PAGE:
Ockham Village

A long, long time ago, a boy called William was born in the small English village of Ockham. Nearby, a butterfly flapped its wings.

A little over 700 years later I'm blogging about him and his birthplace. I wonder what he'd make of that.

Last weekend I headed to Ockham, which is in the county of Surrey a little way south of London. I was was on the trail of our eponymous hero.

Here I am

Here I am

I'd never been to Ockham before and I wanted to see what it was like. We make no claim to be a heritage brand, but I've always been an armchair fan (I'm not sure what the next step would be) of philosophy with a genuine affinity for the principle of Ockham's razor, which I've written about before.

So I was keen to visit the village.

Getting my bearings

Getting my bearings

Ockham is certainly a small place. The focal point is a small triangular village green with a stone war memorial, wooden bench and a map of the local footpaths.

In memory of those who lost their lives in the Great War

In memory of those who lost their lives in the Great War

If you've never visited a pretty English village, Ockham would be a good place to start. It was very peaceful, and reminiscent of many small communities up and down the country. In William's day I imagine it was a significant horse-ride away from the nearest market town, but today of course cars pass through at the prescribed 30 miles an hour.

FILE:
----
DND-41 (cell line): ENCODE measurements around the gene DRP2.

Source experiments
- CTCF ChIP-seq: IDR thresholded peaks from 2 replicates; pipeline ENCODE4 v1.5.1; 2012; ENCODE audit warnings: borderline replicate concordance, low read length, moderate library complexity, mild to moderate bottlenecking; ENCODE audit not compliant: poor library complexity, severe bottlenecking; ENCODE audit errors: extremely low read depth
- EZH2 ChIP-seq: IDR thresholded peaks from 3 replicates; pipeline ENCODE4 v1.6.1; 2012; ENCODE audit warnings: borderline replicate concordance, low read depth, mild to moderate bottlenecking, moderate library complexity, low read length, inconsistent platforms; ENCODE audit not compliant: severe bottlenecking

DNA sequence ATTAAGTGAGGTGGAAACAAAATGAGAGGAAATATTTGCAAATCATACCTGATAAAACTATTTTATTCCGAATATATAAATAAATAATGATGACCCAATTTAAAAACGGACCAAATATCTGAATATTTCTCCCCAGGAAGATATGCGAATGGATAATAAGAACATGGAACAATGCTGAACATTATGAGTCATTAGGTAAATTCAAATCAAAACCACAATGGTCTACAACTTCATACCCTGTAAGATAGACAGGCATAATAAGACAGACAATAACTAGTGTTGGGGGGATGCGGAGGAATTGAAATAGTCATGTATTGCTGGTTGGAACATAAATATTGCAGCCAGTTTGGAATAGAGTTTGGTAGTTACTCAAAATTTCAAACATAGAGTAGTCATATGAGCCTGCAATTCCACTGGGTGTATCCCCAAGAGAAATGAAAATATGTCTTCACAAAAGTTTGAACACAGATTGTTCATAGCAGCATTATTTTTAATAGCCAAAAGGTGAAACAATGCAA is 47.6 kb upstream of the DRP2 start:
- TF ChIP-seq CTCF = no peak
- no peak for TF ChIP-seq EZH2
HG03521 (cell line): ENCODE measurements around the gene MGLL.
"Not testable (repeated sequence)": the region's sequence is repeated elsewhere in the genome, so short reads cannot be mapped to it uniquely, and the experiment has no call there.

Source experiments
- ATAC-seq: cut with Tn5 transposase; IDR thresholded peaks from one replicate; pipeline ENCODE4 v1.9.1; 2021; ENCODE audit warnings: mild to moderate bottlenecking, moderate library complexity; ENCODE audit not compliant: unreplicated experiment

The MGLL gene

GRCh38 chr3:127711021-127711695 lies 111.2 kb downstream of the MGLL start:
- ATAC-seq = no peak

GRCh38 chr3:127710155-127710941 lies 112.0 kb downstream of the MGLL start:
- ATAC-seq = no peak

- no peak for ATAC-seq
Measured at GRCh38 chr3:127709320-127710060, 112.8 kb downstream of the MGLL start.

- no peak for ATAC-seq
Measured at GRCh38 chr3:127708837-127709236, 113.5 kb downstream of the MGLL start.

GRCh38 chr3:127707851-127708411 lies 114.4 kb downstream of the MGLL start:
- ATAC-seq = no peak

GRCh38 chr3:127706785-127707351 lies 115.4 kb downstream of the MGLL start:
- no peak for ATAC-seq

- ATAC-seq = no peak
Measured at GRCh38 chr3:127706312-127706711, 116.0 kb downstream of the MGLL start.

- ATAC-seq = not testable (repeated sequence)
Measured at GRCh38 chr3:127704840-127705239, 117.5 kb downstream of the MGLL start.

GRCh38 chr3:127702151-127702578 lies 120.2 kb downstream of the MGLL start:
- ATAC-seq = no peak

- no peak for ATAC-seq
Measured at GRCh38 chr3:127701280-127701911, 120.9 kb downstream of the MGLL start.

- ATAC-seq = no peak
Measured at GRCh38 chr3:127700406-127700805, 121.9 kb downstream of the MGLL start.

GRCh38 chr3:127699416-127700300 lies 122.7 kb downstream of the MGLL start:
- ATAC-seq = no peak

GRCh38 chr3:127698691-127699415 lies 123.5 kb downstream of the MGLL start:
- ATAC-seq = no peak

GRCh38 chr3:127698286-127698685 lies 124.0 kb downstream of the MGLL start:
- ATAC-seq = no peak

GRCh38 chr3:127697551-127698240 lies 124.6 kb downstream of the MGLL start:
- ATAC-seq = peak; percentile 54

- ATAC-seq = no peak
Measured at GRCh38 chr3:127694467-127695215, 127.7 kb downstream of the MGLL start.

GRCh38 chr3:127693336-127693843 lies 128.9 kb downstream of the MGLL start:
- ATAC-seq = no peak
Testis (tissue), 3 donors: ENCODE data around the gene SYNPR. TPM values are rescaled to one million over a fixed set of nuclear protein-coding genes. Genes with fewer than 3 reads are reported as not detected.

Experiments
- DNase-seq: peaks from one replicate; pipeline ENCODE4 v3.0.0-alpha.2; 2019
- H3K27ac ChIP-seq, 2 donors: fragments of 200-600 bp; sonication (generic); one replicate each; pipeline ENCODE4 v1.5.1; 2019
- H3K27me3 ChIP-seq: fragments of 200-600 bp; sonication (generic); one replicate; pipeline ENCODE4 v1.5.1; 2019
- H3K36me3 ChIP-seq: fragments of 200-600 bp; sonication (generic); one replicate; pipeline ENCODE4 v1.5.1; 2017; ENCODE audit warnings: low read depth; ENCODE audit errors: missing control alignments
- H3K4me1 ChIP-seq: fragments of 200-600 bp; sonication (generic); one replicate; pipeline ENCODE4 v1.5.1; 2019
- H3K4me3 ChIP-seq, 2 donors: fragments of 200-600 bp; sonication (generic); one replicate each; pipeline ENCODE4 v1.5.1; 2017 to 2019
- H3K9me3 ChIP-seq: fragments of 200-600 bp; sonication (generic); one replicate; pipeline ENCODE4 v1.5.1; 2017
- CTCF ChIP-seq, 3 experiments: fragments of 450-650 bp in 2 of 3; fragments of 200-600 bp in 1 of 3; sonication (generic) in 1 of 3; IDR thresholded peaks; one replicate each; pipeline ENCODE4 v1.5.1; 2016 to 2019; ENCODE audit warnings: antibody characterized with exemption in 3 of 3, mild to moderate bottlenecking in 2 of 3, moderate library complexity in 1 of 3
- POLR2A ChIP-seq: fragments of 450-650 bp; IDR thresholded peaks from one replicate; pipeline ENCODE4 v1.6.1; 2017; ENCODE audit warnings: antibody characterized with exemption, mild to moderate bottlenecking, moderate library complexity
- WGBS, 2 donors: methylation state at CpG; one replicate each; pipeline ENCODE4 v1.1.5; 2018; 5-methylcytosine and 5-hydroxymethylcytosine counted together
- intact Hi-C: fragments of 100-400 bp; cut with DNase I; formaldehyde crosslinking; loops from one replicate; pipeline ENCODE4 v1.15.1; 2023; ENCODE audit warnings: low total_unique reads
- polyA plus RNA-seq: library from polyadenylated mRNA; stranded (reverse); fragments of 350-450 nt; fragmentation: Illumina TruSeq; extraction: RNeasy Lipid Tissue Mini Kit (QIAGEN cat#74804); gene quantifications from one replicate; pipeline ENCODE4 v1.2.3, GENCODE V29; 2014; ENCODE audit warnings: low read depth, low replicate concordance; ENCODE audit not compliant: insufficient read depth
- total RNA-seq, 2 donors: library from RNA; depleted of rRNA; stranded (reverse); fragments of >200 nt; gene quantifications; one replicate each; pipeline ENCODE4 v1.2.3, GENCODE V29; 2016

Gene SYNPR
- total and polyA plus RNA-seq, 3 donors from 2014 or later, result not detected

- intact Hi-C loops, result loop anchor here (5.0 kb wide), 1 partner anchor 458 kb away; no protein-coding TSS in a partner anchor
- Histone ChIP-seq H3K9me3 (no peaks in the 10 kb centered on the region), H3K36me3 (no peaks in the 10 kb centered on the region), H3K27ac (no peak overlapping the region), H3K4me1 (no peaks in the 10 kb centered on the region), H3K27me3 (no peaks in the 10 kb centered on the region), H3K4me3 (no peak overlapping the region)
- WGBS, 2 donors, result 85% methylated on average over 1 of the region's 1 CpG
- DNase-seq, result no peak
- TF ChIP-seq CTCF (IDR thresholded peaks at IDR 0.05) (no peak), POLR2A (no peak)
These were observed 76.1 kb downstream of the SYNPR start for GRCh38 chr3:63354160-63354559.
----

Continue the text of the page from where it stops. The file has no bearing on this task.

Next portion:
There was a chill in the air as I wondered through the village, but signs of spring were appearing. I couldn't resist the chance to juxtapose the Ockham Razor in a shady glade with the year's first snowdrops.

Idyllic

Idyllic

The Ockham Razor in its natural habitat

The Ockham Razor in its natural habitat

As a traveller passing through an English village, I felt duty-bound to patronise the local pub. Past the football and cricket club, just over a mile heading east from the centre of Ockham, sits the Black Swan. if you've never visited an English village pub then you couldn't do much better than the Black Swan. Bigger inside than I'd expected and a lovely place to which I'd like to return in the summer.

A quick pint and I was ready to continue my journey. I had a train back to London to catch.

A well-earned pint

A well-earned pint

William of Ockham and I would have had a lot to talk about over a pint of local ale. I'm sure he'd be fascinated by 3D printing and crowdfunding. I'd need to brush up on my Latin perhaps.

I wonder what he'd think of our Ockham Razor? If historical depictions of him are anything to go by he was man of variable facial hirsuteness so I like to think he'd have liked it.

 

Rob Hallifax

Making things in London.